Tetsuo Takagaki is a graduate of the universities of Wakayama (B.A.) and San Francisco State (M.A.), and is now a senior lecturer in Japanese at the University of Auckland. He has also taught at the universities of Hawaii and Maryland, and at Tsuda College in Tokyo. He is the author of a number of publications on Japanese language and linguistics.

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Customer Reviews

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Sort by: Showing all of 6 Customer Reviews
  • Posted March 8, 2012

    Wonderful research into the origin behind the ~2000 everyday Kan

    Wonderful research into the origin behind the ~2000 everyday Kanji (all in one book). While not enough to learn the Kanji by, it is the coolest supplement I have ever had the joy of owning.
    Kanji are helpfully organized for learners by grade (1st through 6th & then General Use), listed by primary reading (in a-i-u-e-o sequence). The book has indexes for reference by Stroke Order and Reading (Kun and On, in Romaji). Also included is a list of common, radical-like elements and their meanings (very nice) and a listing of Non-General-Use and Chinese-Only characters referenced throughout.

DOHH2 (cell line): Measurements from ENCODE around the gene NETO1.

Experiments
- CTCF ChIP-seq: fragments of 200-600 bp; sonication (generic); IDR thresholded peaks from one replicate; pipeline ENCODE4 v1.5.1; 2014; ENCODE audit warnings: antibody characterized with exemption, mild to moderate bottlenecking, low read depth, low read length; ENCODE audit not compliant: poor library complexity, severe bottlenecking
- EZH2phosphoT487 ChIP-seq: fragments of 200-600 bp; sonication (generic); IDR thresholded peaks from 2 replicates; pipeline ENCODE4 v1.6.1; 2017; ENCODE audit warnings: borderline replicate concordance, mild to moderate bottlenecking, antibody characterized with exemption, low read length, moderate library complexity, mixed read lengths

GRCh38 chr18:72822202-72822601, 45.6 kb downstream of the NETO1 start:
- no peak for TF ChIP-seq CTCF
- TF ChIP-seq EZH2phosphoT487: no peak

A superb buy.

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  • Anonymous

    Posted May 23, 2009

    I Also Recommend:

    Aid to learning Kanji

    This book is exactly what it says: "a guide to remembering japanese characters". It provides no stroke order and only a few usages, but does have an excellent description of the origin of the character. While I would not advise using this as your first or only book to learning Kanji, it certainly reinforces your foundation by breaking down the visual meaning of the characters and providing methods of memorization. The pronunciation and stroke order indexes as well as the ordering of characters by grade level helps you to look into the book for specific kanji. It is an excellent staple for any student that can be used throughout your japanese language education and is a great study aid. However it will not function well as one's only means of learning the kanji. Still, I find this purchase worthwhile